These offers are great for consumers - but not without concern for independent wine shops which presumably lose out on a fair amount of trade as a result.

12 Sep 2013

My 10 top tips for buying cheap wine

Cheap doesn't always equal good value. As a general rule, the less you pay for something, the less likely it'll be of good quality. So I'd always say beware false economies and, if you have a bit more spare cash, spending just that little bit more can be well worth it.

But that doesn't mean expensive stuff will always be great, or cheap stuff will always be rubbish. If you don't have much to spend, you just need to be selective, and a bit lucky.

My advice for buying cheap wine is based simply on my own experience - so feel free to agree, disagree or add your own top tips.

1. Ignore half-price wine offers in supermarkets

These half-price offers would be great if they were applied at random and on rotation to all the wines in a retailer's range... but they're not. You can find better value wines not on offer.

2. Use supermarket 25% off promotions

These are applied across the whole range (apart from usually the very high-end stuff) and you typically get the discount if you buy six or 12 bottles. A good tactic here is to mix up a few very cheap (but good) bottles - treat these as your "house" or weekday wines - with a few much more interesting ones with the money you've saved.

3. Shop at specialist wine shops

It's become a bit of a wine writer's cliche to say it, but it's true. This is where the all important concept of value rather than cheapness comes in - you're more likely to find interesting or memorable wines in these shops, as wine is their reason for being - it's their speciality rather than a means of driving sales of other items.

4. Go for France, Spain, Argentina and Portugal

I generally find these countries a good bet for cheaper wines - especially reds - by that I mean around the £5-7 mark. Spain in particular seems a top choice for good value wines at the moment, both for classic styles and more new wave examples.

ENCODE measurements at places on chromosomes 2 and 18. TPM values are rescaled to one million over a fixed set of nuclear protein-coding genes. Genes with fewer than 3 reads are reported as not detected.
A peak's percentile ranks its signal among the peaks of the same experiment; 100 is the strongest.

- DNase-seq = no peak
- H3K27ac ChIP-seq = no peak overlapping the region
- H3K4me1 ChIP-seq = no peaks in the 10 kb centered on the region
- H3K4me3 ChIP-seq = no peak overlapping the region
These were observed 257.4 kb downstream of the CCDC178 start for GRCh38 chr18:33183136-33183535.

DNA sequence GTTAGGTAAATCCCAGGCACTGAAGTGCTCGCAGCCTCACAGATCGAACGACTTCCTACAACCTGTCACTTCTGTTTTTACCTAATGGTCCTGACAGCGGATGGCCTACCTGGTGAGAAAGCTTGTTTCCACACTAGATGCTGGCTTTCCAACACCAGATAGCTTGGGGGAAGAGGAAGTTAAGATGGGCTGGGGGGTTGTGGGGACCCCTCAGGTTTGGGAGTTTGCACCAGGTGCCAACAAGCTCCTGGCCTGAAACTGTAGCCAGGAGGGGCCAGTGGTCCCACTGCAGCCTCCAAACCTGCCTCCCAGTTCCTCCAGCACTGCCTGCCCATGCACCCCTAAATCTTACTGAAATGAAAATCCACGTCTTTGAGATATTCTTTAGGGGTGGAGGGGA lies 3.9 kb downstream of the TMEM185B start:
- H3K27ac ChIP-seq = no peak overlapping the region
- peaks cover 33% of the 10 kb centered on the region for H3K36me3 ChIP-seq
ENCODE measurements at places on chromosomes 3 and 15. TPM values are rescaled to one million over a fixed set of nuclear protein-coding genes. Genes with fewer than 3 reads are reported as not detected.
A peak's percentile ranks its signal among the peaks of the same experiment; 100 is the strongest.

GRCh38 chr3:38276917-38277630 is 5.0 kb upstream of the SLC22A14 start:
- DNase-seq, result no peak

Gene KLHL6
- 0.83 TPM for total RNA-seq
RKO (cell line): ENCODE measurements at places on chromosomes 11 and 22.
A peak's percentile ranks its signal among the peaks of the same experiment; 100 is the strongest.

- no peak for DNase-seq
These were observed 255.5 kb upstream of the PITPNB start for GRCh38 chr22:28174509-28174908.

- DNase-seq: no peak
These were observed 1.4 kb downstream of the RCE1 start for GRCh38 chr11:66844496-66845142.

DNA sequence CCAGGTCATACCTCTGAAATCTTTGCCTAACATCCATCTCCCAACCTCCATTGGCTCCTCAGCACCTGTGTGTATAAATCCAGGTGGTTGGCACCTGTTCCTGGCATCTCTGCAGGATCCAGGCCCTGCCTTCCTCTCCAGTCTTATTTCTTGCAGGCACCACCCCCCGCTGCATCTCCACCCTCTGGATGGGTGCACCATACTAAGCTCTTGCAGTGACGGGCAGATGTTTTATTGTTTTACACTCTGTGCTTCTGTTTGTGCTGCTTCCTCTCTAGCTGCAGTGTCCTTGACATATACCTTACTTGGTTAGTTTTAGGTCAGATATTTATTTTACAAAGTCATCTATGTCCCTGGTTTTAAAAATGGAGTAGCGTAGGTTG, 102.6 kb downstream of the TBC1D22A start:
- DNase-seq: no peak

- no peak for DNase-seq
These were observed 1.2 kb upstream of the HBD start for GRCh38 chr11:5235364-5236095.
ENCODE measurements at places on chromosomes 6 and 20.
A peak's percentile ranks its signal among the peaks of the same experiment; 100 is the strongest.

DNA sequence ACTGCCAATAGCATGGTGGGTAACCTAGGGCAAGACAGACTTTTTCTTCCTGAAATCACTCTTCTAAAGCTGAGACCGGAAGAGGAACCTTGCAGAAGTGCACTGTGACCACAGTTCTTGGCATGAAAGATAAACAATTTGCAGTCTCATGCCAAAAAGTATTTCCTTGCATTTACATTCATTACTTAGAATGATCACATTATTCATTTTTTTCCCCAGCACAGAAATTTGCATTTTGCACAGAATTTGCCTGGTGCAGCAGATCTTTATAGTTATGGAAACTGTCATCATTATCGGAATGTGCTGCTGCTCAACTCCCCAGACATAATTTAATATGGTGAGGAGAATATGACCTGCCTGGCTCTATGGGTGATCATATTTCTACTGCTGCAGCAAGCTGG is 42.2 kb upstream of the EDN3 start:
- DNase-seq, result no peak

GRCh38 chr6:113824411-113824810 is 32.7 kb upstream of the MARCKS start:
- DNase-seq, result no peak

5. Tread carefully elsewhere

On the other hand, if I fancy trying the wines of, say, the USA, South Africa or New Zealand, I might spend a bit more rather than focus on the bargain end, here in the UK at least. Oz Clarke said similar, and if there's anyone who knows his stuff, it's Oz.

6. Shop around

This might seem a bit obvious, but use different retailers. One day you might pick up a bottle in Selfridges or Harvey Nichols, the next it might be Tesco or Aldi. There's good and bad value all over the place, so keep an eye out and take advantage when you spot a good deal, whether for a fancy or a simple bottle of wine.

7. Use the web

Another obvious one, but it is a brilliant tool for finding the best wine deals. And the beauty of it is that while building up a case online you can open another tab in your browser and Google any wine you're thinking of getting to find out more and see what other people and experts thought of it before you commit.

8. Read, read, read and find wine experts you trust

There's no quick fix for this one, but it'll pay dividends - it'll take time and lots of reading to work out who you like and whose tastes are similar to your own. I regularly keep an eye on the blogs and sites of Jamie Goode, Tim Atkin, Jancis Robinson and many, many others. Not just for individual wine recommendations, but general winey titbits.